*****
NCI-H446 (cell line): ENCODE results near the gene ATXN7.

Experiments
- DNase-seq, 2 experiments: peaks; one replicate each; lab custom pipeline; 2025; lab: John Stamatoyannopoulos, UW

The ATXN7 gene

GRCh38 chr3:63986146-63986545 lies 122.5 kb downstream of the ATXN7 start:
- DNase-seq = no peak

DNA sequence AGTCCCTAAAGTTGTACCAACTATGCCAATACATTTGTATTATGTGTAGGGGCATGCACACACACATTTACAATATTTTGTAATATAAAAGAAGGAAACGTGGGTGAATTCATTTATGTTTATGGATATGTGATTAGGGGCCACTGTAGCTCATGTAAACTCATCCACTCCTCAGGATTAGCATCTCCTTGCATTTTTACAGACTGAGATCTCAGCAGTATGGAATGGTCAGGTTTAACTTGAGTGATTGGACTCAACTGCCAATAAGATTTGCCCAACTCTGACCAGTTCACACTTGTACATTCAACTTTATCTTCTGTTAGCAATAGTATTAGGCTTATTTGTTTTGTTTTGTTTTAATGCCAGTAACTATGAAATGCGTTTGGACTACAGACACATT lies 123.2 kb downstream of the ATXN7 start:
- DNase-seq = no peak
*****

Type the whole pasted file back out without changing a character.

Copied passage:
NCI-H446 (cell line): ENCODE results near the gene ATXN7.

Experiments
- DNase-seq, 2 experiments: peaks; one replicate each; lab custom pipeline; 2025; lab: John Stamatoyannopoulos, UW

The ATXN7 gene

GRCh38 chr3:63986146-63986545 lies 122.5 kb downstream of the ATXN7 start:
- DNase-seq = no peak

DNA sequence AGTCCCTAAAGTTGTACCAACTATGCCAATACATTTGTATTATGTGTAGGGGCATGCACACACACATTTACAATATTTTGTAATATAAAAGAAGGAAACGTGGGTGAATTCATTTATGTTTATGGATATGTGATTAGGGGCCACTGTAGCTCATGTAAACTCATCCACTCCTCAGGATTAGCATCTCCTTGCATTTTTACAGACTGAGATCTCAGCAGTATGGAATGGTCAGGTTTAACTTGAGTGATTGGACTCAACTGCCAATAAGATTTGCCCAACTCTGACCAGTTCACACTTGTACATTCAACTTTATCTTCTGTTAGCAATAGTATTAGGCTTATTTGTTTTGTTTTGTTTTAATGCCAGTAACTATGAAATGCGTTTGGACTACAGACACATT lies 123.2 kb downstream of the ATXN7 start:
- DNase-seq = no peak